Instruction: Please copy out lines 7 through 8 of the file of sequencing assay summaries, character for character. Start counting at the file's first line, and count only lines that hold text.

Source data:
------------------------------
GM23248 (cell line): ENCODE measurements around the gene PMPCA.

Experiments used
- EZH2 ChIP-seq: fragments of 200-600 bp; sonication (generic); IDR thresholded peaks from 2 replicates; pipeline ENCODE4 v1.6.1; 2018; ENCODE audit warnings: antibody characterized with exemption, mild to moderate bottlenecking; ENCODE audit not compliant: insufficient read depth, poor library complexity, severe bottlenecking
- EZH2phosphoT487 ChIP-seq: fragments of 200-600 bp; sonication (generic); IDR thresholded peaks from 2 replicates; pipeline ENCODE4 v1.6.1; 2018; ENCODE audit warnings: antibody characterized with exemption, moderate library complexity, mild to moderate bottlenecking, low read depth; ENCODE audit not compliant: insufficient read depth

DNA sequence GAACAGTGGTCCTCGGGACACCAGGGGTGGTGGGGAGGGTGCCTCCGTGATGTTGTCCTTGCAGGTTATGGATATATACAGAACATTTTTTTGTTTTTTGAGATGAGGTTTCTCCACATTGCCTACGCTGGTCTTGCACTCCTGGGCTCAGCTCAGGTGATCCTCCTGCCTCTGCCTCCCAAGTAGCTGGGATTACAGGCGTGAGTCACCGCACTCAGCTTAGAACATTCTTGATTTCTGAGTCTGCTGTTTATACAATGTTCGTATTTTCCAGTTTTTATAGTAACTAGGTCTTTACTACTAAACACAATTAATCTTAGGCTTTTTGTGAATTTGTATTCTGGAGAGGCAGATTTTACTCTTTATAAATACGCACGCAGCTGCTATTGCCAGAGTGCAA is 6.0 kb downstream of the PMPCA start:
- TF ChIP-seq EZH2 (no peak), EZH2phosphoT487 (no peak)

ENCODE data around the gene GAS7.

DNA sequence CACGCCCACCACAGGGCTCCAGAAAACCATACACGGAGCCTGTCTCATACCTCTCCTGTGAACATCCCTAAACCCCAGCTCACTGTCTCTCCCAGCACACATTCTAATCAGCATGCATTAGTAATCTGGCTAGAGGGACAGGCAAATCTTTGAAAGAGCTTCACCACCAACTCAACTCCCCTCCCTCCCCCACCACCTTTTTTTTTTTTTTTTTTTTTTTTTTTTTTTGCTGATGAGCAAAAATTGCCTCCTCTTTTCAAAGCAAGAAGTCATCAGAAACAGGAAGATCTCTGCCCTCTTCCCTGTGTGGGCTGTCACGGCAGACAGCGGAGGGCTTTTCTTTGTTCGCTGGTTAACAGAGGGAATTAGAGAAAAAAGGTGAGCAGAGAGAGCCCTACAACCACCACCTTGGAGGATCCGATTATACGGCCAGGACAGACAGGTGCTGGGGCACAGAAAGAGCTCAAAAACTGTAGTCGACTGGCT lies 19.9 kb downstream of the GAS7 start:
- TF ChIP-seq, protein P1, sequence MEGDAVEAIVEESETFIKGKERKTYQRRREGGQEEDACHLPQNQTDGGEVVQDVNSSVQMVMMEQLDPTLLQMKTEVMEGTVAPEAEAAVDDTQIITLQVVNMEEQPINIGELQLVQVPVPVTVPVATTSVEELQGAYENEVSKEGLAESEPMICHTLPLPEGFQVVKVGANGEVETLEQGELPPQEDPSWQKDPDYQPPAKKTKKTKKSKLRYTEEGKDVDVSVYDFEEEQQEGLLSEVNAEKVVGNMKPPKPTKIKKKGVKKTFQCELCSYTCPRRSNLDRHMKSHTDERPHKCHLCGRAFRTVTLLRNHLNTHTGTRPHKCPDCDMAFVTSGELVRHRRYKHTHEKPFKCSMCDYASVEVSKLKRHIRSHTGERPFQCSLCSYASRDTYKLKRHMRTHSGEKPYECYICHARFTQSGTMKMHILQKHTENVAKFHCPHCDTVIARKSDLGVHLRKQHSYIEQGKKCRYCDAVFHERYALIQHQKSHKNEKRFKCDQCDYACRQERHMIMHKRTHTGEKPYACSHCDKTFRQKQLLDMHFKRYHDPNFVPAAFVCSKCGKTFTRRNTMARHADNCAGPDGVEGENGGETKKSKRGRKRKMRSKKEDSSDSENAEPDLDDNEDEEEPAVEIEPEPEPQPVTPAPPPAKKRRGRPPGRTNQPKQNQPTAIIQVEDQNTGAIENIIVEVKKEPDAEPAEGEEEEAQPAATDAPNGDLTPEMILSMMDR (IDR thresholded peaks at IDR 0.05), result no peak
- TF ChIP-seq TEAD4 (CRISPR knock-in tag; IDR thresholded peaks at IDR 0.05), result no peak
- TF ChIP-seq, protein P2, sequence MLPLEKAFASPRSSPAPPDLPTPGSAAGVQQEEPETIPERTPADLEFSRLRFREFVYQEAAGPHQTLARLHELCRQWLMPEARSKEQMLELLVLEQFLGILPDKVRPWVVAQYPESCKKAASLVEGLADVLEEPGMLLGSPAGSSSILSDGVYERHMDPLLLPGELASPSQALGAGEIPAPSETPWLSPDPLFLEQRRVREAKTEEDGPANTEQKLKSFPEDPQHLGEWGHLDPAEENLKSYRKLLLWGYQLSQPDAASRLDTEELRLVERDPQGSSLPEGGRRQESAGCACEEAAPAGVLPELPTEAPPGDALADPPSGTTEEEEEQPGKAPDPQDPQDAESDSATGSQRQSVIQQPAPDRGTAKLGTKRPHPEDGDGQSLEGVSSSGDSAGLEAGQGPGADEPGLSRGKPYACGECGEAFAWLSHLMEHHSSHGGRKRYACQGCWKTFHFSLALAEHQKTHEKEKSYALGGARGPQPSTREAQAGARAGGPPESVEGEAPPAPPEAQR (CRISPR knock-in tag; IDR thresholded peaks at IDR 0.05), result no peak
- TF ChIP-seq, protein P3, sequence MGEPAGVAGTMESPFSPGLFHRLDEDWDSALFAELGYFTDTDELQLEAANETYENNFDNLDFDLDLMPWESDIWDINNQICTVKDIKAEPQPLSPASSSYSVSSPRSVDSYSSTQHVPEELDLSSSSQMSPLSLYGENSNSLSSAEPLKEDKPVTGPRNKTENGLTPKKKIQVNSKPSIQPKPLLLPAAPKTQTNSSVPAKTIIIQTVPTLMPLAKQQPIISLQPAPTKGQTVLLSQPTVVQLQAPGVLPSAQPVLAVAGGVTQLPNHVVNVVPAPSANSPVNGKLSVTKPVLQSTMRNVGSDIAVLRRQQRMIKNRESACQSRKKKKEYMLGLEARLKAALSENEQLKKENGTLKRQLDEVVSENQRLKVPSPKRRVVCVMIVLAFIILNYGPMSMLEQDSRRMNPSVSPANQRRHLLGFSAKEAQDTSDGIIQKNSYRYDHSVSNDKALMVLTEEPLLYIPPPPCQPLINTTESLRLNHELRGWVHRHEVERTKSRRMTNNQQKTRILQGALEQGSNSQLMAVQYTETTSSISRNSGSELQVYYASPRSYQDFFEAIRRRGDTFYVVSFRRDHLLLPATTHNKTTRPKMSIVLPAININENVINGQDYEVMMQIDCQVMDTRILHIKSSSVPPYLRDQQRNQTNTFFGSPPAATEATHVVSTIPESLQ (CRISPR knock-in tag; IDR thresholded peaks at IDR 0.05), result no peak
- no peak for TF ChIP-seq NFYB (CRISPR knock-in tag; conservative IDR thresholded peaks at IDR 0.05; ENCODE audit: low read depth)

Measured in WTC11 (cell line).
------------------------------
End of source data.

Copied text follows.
ENCODE data around the gene GAS7.

DNA sequence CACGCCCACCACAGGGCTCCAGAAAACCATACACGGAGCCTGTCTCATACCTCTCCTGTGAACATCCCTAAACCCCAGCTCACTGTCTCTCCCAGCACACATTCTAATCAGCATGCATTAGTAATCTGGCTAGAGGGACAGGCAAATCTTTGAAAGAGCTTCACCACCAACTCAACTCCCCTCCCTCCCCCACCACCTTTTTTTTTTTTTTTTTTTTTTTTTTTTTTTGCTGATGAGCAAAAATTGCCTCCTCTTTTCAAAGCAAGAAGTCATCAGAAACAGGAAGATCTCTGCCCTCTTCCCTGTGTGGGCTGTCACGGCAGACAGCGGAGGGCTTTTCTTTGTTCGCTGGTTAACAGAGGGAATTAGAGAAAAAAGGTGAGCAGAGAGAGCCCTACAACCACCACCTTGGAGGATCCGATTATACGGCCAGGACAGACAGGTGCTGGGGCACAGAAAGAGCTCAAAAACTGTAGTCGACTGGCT lies 19.9 kb downstream of the GAS7 start: